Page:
Ariadne auf Naxos, Opera Holland Park, OHP, July 2018Posted on 18 July 2018
This remarkable opera by Richard Strauss has become flavour of the month with productions at both Longborough and Opera Holland Park. Its brilliant libretto by Hugo von Hofmannsthal juxtaposes a young composer’s new opera on the plight of Ariadne with a commedia dell’arte entertainment, both to be performed for guests at the house of one of the super-rich.
The back-story to Ariadne is that she has absconded with Theseus, after helping him escape the Minotaur in the Cretan Labyrinth, hoping for a future together. But he has sailed away and now yearns only for death, awaiting the god who will accompany her on that final journey. The host paying for the two entertainments is keen to have them finished before the fireworks, and wants to enliven Ariadne’s lamentation and yearning on a deserted island with a combined performance of both opera and dance masquerade. His will prevails, and Act II shows the result.
In Antony McDonald’s production for Holland Park, the dance troupe (Alex Otterburn, Daniel Norman, Lancelot Nomura, Elgan Llyr Thomas) demonstrates excellent circus skills in Act II, and when Ariadne has found new love with Bacchus at the end of the opera, fireworks are set off on stage — a nice touch. The director has adapted the story, turning Ariadne into a bride jilted at the altar, the bridesmaids being her desert island companions, Naiad, Dryad and Echo. Zerbinetta explains the jilted bride idea to her dance troupe in an English version of the libretto for Act I (though the second act is entirely in German), and another unusual feature occurs in the final moments when the union of Bacchus and Ariadne is complemented by the composer returning on stage to find love with Zerbinetta, while the members of the dance troupe couple with Ariadne’s Naiad (Elizabeth Cragg), Dryad (Laura Zigmantaite) and Echo (Lucy Hall).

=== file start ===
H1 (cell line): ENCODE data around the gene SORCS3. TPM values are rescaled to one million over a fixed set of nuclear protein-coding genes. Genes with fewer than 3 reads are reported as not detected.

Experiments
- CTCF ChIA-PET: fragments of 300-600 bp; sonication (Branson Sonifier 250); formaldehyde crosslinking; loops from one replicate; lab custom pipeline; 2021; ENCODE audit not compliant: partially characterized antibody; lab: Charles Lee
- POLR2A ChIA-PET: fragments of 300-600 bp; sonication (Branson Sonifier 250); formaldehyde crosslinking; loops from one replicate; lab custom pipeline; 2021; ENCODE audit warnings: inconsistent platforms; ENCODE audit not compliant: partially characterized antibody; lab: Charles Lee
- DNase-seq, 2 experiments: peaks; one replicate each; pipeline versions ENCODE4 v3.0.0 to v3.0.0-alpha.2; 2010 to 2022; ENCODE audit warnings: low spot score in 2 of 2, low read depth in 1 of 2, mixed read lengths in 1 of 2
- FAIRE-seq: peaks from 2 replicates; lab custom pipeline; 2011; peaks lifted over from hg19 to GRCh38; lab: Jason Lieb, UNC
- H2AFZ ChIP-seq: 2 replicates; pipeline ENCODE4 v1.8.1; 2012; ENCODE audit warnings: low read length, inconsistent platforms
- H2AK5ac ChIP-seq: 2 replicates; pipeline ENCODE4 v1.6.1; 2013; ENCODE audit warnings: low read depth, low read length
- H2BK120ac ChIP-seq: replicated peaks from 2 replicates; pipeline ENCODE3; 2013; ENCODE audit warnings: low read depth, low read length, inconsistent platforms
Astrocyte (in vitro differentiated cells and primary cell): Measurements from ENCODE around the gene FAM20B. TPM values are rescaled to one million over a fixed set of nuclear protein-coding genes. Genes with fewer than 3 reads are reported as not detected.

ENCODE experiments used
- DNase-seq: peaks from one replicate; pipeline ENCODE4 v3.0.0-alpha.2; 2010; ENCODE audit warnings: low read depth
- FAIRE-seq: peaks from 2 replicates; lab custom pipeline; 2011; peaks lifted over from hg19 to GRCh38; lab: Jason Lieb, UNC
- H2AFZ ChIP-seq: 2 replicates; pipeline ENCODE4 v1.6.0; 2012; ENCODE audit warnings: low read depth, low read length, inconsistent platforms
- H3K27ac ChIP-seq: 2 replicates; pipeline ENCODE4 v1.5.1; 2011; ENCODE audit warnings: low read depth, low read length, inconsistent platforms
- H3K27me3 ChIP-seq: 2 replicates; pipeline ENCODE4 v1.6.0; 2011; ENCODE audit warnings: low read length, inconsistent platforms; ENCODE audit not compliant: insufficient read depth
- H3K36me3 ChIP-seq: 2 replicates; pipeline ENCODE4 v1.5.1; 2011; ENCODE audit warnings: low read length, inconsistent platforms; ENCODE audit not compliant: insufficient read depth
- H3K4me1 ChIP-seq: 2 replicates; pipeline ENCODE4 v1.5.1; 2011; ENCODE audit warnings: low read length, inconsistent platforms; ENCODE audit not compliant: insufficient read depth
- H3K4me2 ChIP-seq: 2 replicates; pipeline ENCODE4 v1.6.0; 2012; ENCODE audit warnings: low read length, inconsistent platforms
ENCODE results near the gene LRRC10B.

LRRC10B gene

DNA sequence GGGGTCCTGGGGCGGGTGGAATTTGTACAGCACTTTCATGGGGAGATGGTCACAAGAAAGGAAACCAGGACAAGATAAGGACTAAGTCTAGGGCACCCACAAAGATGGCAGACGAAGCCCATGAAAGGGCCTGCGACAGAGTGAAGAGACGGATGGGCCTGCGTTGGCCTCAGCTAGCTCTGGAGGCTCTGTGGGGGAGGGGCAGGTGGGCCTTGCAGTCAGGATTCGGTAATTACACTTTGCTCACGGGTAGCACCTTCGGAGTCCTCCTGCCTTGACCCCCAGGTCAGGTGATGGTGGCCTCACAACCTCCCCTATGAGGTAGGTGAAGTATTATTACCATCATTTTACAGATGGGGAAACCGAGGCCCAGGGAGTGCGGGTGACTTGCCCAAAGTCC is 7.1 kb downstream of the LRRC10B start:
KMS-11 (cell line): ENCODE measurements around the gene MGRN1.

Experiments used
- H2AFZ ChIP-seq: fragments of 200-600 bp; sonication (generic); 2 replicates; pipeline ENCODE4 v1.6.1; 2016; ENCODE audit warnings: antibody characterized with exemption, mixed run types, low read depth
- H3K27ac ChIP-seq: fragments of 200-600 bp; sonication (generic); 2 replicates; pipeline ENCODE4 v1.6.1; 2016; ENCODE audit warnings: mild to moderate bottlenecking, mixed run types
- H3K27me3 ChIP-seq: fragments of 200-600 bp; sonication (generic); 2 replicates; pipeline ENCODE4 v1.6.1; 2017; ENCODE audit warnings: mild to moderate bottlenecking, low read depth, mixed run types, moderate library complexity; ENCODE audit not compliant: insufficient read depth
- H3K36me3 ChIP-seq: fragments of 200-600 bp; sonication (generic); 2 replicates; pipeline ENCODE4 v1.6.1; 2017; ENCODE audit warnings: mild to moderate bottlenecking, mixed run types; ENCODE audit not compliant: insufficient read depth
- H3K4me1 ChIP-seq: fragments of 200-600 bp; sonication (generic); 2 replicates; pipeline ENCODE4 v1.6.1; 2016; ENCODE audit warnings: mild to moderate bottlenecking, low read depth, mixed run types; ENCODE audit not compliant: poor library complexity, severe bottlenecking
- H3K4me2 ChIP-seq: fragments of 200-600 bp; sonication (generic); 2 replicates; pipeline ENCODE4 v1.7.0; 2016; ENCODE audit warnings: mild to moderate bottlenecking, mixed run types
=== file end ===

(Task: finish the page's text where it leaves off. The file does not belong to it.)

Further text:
As befits a summer performance at the house of a very wealthy man, everything is shown to take place in the open air with caravans and mobile homes for the performers. This worked well, but some other things did not. Turning the spoken role of the supercilious Major Domo into a ‘party planner’ played by Eleanor Bron fell short as she lacked stage presence and the ability to project her voice. From the orchestra pit, Brad Cohen concentrated his energy on the final union of Ariadne and Bacchus, but failed to produce the musical dynamics inherent to Richard Strauss’s composition, particularly in Act I where the performance of the young composer (strongly sung by Julia Sporsén) did not gel with the orchestra; and I found it odd that the costume for this trouser role clearly showed a dark bra underneath a white polka dot blouse.
Among supporting roles the composer’s mentor was very well sung by Stephen Gadd, but there is something wrong when the emotional high points of Act I were achieved by the terrific Zerbinetta of Jennifer France, rather than the composer. As Ariadne, American soprano Mardi Byers was unconvincing and lacked strength in the lower register, but the Bacchus of Dutch baritone Kor-Jan Dusseljee produced wonderful healing balm with his strong lyricism.
An intriguing production with a performance that came together well at the end after a musically weak Act I.
Performances continue on various dates until July 27 — for details click here.